My neighbor's kitty visits.

To start with, try to minimize or eliminate damp and densely shaded areas in your yard—underneath a shrub, for instance, often a favorite place for pets to hang out on hot days because it’s cooler and the soil is a little damp. It’s absolutely flea heaven, especially if you’ve either left the leaf litter from last year or added some decorative bark or wood chip mulch. This one area can support three stages of the flea: eggs can be laid here, the larvae can live on organic matter, and they can build their cocoons here as well, hatching into adult fleas that feed on your kitty taking a nap in the shade.

My yard tends to be very damp and I also have a slug problem (that’s an understatement), and for years I’ve sprinkled diatomaceous earth (DE) in all the moist shady areas for the slugs that feast all night, also taking care of a good many fleas. This product is not soil at all but the shells of diatoms, tiny sea creatures, crushed to a fine powder. Sea shells are actually formed of minerals and while the powder looks like dust it is actually very tiny, very sharp particles that cut into the exoskeleton of the flea, causing it to dehydrate and die. It does the same thing to slugs, but other creatures, from earthworms to birds, simply digest it with no ill effect, and it’s completely a physical effect with no chemical effect at all.

Diatomaceous earth has a short-term effect outdoors, though, because it mixes with soil and other organic matter, diluting its effect, and is washed away by rain or even heavy dew, but generally sprinkling it weekly in damp shady areas through the summer is a good plan. Just make sure it’s the DE intended for gardening use NOT pool use because this has chemicals added, and wear a mask when you sprinkle it because prolonged inhalation can cause some respiratory discomfort.

At one time I used pyrethrum-based products to control fleas and other insect pests indoors and out, and while pyrethrins break down quickly in sunlight and are diluted by water, tests later showed that if they are not in conditions that break them down they can build up in soil and in the home, and can be toxic to some flora and fauna outdoors, and children and pets indoors. Many organic gardeners quit using them, though they are still sold for outdoor treatment as well as specifically flea control products. I have included a link to the CDC report at the end of this article.

Modify Your Lawn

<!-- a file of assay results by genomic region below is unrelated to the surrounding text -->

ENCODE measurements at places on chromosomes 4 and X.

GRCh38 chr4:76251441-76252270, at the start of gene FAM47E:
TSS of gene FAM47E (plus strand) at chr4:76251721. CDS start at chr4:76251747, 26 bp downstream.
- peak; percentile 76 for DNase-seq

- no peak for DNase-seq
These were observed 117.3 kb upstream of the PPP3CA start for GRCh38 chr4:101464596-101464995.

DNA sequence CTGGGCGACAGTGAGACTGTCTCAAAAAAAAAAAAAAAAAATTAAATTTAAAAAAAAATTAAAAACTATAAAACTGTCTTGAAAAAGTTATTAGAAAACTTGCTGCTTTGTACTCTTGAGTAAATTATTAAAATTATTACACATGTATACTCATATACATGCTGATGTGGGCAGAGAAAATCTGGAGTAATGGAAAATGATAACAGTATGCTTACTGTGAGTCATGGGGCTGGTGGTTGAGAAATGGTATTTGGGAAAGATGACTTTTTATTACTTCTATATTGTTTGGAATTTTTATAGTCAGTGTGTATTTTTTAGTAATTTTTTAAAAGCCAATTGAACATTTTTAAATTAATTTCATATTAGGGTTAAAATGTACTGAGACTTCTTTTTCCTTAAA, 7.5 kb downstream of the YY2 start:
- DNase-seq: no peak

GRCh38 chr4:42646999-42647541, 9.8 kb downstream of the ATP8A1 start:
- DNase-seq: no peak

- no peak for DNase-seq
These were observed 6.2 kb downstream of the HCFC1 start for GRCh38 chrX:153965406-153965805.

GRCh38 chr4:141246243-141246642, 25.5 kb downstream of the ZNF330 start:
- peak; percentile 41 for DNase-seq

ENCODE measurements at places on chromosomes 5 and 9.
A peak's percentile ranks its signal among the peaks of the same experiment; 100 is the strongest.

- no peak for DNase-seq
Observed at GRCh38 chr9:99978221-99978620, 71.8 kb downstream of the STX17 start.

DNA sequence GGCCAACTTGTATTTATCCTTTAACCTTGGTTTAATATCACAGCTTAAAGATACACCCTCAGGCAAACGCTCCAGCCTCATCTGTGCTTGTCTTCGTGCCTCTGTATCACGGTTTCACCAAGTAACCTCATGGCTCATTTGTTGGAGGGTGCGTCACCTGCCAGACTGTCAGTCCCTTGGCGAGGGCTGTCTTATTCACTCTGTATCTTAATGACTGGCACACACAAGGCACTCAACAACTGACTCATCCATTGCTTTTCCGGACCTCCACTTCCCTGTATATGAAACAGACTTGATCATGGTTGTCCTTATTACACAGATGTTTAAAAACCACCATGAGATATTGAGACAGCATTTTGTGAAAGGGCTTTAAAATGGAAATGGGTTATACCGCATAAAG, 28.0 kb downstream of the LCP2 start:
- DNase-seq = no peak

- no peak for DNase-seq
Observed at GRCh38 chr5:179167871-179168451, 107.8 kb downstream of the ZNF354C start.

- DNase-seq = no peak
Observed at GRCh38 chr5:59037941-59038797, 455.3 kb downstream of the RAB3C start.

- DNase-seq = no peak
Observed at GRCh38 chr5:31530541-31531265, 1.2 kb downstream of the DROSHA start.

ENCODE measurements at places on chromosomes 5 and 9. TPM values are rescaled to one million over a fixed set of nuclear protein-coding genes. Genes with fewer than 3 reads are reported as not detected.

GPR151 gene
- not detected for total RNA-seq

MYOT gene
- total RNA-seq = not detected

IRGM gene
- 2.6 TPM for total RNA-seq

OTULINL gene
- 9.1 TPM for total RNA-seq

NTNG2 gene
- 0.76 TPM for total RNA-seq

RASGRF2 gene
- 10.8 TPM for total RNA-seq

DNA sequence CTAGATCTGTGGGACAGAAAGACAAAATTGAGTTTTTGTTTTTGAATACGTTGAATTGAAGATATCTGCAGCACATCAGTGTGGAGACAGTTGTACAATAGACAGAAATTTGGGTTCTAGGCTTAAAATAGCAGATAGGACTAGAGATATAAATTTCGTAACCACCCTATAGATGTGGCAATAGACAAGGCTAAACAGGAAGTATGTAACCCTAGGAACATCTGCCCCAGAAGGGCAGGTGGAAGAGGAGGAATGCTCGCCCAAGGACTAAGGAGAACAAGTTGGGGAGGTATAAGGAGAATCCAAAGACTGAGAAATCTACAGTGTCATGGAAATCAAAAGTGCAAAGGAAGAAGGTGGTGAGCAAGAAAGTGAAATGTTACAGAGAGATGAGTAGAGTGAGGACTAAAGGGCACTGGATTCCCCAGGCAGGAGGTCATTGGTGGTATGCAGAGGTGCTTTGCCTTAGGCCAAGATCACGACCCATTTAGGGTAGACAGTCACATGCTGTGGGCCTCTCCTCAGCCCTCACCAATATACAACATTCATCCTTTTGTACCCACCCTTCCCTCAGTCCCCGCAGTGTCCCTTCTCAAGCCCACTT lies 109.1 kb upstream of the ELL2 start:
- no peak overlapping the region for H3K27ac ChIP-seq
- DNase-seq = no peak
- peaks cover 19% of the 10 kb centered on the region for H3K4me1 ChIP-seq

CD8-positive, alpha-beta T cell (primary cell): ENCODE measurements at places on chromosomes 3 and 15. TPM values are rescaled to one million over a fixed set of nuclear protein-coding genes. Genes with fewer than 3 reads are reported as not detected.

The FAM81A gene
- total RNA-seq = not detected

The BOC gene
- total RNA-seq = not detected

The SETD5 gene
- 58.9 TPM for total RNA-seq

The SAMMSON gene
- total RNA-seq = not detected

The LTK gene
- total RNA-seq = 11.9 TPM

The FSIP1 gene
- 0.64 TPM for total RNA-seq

Also manage your yard, especially your lawn, to encourage flea predators. You can apply beneficial nematodes to damp and shady areas as well as the DE, especially where you can’t change the conditions by trimming shrubs or cleaning up debris such as a bed of heavy ground cover like ivy or pachysandra, or where you’ve landscaped with mulch, sand, gravel or small stones. You may need to reapply every year or two; this was my experience, but they definitely keep populations down while they persist.

Natural Predators

cat in grass

Namir in the backyard.

You can also encourage the flea’s natural predators to come and live in your lawn and garden. Insect predators include ants, spiders and ground beetles, other species include amphibians such as toads and salamanders, reptiles such as garter snakes, and even birds that feed on the ground.

Hmmm… you don’t like spiders and snakes, and everything else sounds like something you don’t want anywhere near your house, except maybe the birds? Trust me, they are much more interested in their natural diet than they are in you, and unless you go looking you’d never know they’re there—except that you’d have fewer fleas and other pest insects generally.

Welcome them by managing your lawn in a way that might be different from the typical grass-only buzz cut, incorporating native plants and herbs and allowing your lawn to grow a little taller. My lawn is only about half grass, while the rest is a mixture of short native plants and ground covers, plus opportunistic peppermint, pennyroyal and marjoram escaped from my herb gardens and the seedlings for next year’s forget-me-nots, daisies and other biennials and spring ephemerals. This diversity of flora encourages a diversity of fauna and eliminates large areas of one type of habitat so nothing has a chance to overpopulate.

Because I have less grass, I only have to cut the lawn about once a month after May. The native plants have a predetermined growth habit, most of them staying below six inches, and after the spring flush of growth the grass grows much more slowly. I can cut it higher than two inches, the minimum height to encourage ants and spiders, the main predators of fleas. Cutting the grass taller and less often helps the predators develop habitat and do their job on the fleas.